There's no reason to purchase an extended warranty when you buy the car; you can wait until the original manufacturer's warranty expires and then purchase the extended warranty if you feel it's needed.
If you’re buying a used car from a dealer, the original manufacturer's warranty may have expired and purchasing an extended warranty could make sense. If you are purchasing a certified pre-owned vehicle through a dealer, that used vehicle probably already comes with some form of extended warranty
How long do you plan to keep the car? If you're going to keep the car for less than three years, then you will still be covered by the manufacturer's warranty and have no need to add extended warranty coverage.
On the other hand, if you are going to keep the car for five years, six years or more, then you could consider buying an extended warranty.
Is an Extended Warranty Worth the Cost?
The major benefit and selling point of an extended warranty is that it can save you money if your car has to have an expensive repair that the contract covers. In this case, you would only be responsible to pay the deductible and the warranty would cover the rest. However, the likelihood of incurring such an expensive repair bill is not very high. It could happen, but it's not likely.
Many consumers who purchase extended warranties never use them.
Statistics show that the cost of new car repairs ranges from $400 to $600. If you purchased an extended warranty for $1,500, and it pays for $600 in repairs, then you've lost money.
You have to decide for yourself if the cost of the extended warranty is worth the peace of mind against the probability you will have to use it versus your ability to pay out of pocket for repairs if you don't have a warranty.
The best strategy is to buy a reliable car and keep it properly maintained. These days, a car can last more than 200,000 miles with proper maintenance and not suffer any expensive breakdowns.
Instead, put the $1,500 cost of an extended warranty in a savings account and use it to make any repairs that come up. If you don’t use the money, you can use it as a down payment on your next car.
The decision of whether to buy an extended car warranty boils down to having peace of mind. Financially, it's hard to justify purchasing an extended warranty if you own a reliable car brand like Honda, Toyota or Lexus that may not need many repairs. On the other hand, if you are driving a car with a history of needing frequent auto repairs, then purchasing an extended car warranty could make sense, maybe even adding separate coverage for roadside assistance for more security.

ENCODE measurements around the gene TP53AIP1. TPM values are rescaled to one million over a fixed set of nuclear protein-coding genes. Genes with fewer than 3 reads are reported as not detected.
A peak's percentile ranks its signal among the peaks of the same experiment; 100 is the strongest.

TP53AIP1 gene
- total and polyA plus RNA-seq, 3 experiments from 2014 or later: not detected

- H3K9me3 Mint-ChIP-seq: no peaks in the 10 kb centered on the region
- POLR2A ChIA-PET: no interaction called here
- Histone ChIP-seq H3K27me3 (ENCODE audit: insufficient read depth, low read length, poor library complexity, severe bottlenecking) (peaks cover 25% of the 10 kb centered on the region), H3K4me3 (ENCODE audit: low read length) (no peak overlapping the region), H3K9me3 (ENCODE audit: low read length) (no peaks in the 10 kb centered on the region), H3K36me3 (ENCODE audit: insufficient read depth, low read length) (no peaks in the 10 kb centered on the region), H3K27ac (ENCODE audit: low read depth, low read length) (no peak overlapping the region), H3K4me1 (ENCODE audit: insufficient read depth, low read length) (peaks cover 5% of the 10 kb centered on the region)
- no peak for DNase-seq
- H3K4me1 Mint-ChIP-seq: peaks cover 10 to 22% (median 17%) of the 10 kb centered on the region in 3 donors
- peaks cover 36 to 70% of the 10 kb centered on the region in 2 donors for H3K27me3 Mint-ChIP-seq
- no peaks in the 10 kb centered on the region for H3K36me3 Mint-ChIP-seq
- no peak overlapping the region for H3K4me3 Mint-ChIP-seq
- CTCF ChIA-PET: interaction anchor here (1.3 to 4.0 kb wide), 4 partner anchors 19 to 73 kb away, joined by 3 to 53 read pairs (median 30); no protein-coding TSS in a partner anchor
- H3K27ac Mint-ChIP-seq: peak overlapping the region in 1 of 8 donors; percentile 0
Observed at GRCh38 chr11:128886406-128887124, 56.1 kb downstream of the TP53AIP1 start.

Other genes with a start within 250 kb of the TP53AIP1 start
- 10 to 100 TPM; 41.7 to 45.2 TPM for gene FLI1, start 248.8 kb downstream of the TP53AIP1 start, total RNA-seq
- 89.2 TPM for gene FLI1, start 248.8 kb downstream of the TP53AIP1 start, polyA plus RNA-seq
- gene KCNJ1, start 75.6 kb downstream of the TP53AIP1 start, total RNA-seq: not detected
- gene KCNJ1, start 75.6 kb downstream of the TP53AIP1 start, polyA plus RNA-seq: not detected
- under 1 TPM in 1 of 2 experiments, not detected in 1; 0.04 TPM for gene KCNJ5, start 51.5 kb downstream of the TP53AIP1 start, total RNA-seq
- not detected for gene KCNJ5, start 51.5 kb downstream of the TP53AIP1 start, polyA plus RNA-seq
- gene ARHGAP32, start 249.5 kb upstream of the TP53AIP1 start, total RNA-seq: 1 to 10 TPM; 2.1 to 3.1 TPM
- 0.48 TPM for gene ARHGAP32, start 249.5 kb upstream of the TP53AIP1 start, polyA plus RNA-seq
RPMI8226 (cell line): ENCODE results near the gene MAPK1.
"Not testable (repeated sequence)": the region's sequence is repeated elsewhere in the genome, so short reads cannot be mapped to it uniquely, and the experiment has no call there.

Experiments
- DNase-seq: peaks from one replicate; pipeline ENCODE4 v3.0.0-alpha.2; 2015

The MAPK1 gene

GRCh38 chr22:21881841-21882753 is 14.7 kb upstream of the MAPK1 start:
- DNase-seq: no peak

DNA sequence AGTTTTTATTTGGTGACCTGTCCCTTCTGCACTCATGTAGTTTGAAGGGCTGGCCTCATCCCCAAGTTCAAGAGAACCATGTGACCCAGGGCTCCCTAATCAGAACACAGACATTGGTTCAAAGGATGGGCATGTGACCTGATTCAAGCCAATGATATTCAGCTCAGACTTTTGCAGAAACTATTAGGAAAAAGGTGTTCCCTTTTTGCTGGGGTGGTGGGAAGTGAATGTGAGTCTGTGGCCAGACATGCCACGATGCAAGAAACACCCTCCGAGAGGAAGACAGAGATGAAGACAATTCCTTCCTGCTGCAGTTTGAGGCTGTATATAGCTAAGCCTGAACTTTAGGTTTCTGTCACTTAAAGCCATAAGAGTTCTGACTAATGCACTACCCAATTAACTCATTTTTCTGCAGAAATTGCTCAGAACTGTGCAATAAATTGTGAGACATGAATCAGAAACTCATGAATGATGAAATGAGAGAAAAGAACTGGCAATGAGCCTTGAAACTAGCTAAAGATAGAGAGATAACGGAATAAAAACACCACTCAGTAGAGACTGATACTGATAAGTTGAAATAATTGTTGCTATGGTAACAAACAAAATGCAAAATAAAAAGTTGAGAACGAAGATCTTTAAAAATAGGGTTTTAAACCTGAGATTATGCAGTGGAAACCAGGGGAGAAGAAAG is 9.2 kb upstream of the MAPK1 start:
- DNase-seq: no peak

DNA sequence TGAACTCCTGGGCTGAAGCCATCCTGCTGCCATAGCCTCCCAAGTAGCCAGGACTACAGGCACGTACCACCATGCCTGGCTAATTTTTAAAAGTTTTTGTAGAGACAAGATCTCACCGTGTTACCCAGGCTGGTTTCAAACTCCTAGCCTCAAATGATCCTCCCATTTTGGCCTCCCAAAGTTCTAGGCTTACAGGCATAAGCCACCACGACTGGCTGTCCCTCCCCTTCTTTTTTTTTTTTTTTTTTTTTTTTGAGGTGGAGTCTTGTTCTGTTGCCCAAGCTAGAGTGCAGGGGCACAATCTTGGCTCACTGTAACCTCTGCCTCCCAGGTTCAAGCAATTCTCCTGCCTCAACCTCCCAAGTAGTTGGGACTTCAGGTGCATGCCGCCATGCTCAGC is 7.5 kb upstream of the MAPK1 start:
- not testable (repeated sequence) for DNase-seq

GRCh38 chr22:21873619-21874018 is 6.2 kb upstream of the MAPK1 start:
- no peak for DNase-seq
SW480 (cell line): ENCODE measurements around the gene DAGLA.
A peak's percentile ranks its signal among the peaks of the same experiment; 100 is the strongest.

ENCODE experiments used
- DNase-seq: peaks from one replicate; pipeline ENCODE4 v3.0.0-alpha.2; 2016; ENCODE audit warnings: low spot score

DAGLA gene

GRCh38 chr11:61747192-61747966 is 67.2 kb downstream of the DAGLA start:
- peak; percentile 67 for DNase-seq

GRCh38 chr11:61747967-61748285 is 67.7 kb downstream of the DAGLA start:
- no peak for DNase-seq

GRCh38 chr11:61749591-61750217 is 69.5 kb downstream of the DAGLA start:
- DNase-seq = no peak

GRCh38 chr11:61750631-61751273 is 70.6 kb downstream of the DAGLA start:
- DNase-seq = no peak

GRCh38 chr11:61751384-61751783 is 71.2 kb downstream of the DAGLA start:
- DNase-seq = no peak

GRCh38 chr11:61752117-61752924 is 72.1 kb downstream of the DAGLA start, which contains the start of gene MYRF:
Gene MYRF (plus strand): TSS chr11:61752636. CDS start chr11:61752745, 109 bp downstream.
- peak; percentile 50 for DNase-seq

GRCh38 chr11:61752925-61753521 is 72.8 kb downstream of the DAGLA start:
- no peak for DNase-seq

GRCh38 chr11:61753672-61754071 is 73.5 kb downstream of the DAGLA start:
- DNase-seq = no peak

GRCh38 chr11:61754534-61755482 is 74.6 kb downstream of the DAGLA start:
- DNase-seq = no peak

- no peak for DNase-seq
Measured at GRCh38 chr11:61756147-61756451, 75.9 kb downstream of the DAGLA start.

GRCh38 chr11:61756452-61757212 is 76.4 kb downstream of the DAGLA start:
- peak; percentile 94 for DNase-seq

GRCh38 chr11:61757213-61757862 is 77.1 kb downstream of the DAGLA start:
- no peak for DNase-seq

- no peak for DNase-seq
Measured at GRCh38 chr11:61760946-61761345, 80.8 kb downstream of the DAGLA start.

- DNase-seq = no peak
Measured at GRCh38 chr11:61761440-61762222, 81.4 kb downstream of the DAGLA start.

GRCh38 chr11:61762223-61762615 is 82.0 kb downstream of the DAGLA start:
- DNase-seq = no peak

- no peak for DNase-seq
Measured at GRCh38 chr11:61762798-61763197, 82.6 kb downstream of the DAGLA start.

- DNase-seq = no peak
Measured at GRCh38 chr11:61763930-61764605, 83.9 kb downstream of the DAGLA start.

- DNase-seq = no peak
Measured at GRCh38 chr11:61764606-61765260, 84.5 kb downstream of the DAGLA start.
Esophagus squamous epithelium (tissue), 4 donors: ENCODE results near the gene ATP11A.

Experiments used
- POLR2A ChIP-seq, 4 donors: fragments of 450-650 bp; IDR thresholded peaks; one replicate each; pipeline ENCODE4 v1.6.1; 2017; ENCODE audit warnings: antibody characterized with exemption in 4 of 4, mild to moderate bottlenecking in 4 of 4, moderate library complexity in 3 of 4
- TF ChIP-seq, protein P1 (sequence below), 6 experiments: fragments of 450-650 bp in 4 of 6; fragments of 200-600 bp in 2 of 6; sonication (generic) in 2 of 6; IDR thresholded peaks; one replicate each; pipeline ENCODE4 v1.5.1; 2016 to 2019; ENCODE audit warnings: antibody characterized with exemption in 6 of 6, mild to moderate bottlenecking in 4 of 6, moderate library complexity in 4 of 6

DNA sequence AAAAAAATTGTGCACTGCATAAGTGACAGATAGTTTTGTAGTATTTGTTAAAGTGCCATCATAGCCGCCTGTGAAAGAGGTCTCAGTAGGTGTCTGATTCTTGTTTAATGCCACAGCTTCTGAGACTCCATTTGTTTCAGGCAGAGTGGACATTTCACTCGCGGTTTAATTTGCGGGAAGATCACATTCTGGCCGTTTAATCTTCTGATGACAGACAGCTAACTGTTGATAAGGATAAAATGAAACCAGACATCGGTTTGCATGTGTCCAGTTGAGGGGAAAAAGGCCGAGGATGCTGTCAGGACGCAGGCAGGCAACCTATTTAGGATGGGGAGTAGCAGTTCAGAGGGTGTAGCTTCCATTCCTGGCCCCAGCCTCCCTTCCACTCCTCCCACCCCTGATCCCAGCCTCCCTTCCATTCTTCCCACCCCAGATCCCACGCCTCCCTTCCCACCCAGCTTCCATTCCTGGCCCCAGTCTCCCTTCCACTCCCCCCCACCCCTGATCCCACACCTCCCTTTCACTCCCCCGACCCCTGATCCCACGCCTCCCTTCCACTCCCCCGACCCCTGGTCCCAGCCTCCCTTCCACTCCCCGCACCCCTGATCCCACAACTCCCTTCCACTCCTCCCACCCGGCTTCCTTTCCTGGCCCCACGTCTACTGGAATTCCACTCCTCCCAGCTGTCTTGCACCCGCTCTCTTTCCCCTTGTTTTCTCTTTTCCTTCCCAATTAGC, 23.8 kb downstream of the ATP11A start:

- Consumer Reports: Should You Get an Extended Warranty for Your Car?
- CreditKarma: An Extended Car Warranty: Is It Worth It?
- Edmunds: Extended Auto Warranties: 5 Questions to Ask Before You Say 'Yes'
- U.S. News: Should I Get an Extended Warranty on a New or Used Car?
- Car and Driver: Factory Warranty: Everything You Need to Know
- Cars.com: What’s the Most Reliable New-Car Brand for 2020?
- Consumer Financial Protection Bureau. "What Is an Extended Warranty or Vehicle Service Contract?" Accessed Oct. 6, 2020.
- Consumer Financial Protection Bureau. "What Is the Difference Between a Manufacturer’s Warranty and an Extended Vehicle Warranty or Service Contract?" Accessed Oct. 6, 2020.
- Kenan-Flagler Business School. "Might I Interest You in an Extended Warranty?" Pages 11–12. Accessed Oct. 6, 2020.
- Federal Trade Commission. "Auto Service Contracts and Warranties," Accessed Oct. 6, 2020.
- Endurance Warranty. "How to Get the Lowest Extended Car Warranty Deductible." Accessed Oct. 6, 2020.
- Consumer Financial Protection Bureau. "Am I Required To Purchase an Extended Warranty or Guaranteed Auto Protection (GAP) Insurance From a Lender or Dealer To Get an Auto Loan?" Accessed Oct. 6, 2020.
- Consumer Reports. "Extended Car Warranties: An Expensive Gamble," Accessed Oct. 6, 2020.
- California Department of Insurance. "Guide to Automobile Service Contracts, Extended Warranties and Other Repair Agreements." Accessed Oct. 6, 2020.
James Woodruff has been a management consultant to more than 1,000 small businesses. As a senior management consultant and owner, he used his technical expertise to conduct an analysis of a company's operational, financial and business management issues. James has been writing business and finance related topics for work.chron, bizfluent.com, smallbusiness.chron.com and e-commerce websites since 2007. He graduated from Georgia Tech with a Bachelor of Mechanical Engineering and received an MBA from Columbia University.